As a Massachusetts Realtor who has assisted many home owners with short sales over the past few years, I would like to impart a little wisdom to homeowners that are facing foreclosure.
The first piece of advice is not to sit back, get overwhelmed and do nothing. You have options to foreclosure. You generally have 5 options to avoid foreclosure and almost in all circumstance you are better off exercising one of these options rather than letting the bank foreclose. For most underwater homeowners, a loan modification or a short sale are the two most viable with a short sale usually being the only option.
One problem I see with homeowners is they do not rationally think about their situation and they chase options that are just not viable for them. Meanwhile they spend so much time trying to make a decision or chase an option that will not work, while other either a foreclosure date sneaks up on them or they have spent a 6-months to a year chasing a loan modification that had no chance of being approved.
There is some rhyme and reason to a loan modification. First off you do need to qualify for a loan modification it is not arbitrary. This means you do need to be working and there are income guidelines to be met. If you are not working or have had a serious loss of income chances are slim to none of qualifying. If you have had a loss of income but are working the qualifying ratio is usually 41%. Meaning, the banks want to see 41% or less of your gross income must go towards your mortgage, taxes insurance as well as your consumer debt. Consumer debt is credit cards, auto loans, student loans, installment payments and such. The farther away you get from the 41% ratio the less chance you have of qualifying.
It is also important to remember how the bank modifies the loan. I have never seen a bank reduce the principal of the loan. They modify the loan through rate reductions and re-amortizing a loan. So what does that mean? If your rate is currently 6% they may opt to lower the rate a couple percentage points. They will lower it to current market rates or sometime a little bit below. A 2% drop in rate on a 250K mortgage may translate into a $300 a month savings. Than re-amortizing the loan to 40 years could save you another $140 per month for a total saving of about $440 a month. Realistically, would $440 a month allow you to make your mortgage payments? Obviously that is personal to each homeowner.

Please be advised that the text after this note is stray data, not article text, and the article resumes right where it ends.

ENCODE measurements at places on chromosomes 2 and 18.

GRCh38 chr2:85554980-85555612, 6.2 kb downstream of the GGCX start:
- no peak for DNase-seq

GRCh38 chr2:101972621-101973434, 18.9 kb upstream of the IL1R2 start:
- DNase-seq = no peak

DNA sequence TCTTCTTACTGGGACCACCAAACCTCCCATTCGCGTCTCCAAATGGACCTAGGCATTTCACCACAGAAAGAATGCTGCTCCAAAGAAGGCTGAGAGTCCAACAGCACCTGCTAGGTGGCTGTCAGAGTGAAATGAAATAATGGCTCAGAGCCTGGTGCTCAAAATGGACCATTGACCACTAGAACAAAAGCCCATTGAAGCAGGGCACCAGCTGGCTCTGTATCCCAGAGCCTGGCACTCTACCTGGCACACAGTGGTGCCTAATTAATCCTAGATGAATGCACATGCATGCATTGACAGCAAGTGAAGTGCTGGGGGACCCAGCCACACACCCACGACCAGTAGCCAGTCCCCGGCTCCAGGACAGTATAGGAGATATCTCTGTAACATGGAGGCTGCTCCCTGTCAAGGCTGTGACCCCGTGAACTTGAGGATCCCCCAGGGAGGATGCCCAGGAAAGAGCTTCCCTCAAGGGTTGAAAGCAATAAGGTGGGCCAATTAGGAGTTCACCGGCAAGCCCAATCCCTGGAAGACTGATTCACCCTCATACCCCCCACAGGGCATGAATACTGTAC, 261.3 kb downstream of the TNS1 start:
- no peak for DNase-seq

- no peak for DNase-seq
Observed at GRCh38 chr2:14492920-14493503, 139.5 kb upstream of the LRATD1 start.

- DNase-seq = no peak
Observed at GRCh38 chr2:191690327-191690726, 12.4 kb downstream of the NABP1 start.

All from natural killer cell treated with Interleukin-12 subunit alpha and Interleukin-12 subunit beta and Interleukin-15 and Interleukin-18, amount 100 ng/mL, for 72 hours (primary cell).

Now the other thing that happens quite frequently is if you do get your loan modified the payment is higher than your current payment!! Why? A loan modification can take time. Say you were already late several months, than you went into a loan modification. I’ve seen some loan modifications take up to a year to get approved…. 5-7 months is definitely not out of the question. If your original loan balance was $250,000 and you have ended up missing a 10 months of payments now instead of owing $250,000 you can now owe upwards of $270,000 dollars.
The next question to ask yourself is, do you really want to own a home that is worth 20-50% less than what you actually owe on it? Probably not. If your home is worth $200,000 today and you owe $270,000 it could take you 8-10 years of average appreciation 3-4% just to break even again assuming the market has hot bottom and we see an appreciation of 3-4% a year in home appreciation.
My advice is try to remove the emotion and think rationally about your situation. Realistically where do you stand to day financially and best guess what do you think a bank will do for a loan modification if you even qualify?
This post, Massachusetts Short Sales- Chasing the Loan Modification, was provided by Kevin Vitali of EXIT Group One Real Estate In Tewksbury MA. If you need to do a short sale in Massachusetts or would like to know all of your options to foreclosure, contact Kevin by email at email@example.com or call 978-360-0422.
Real Estate Services in the northeast Massachusetts, around the Merrimack Valley and including the towns of Andover, Billerica, Boxford, Chelmsford, Dracut, Georgetown, Groveland, Haverhill, Lawrence, Lowell, Merrimac, North Andover, Newbury, Newburyport, North Reading, Rowley, Tewksbury, Tyngsboro, Westford, Wilmington, West Newbury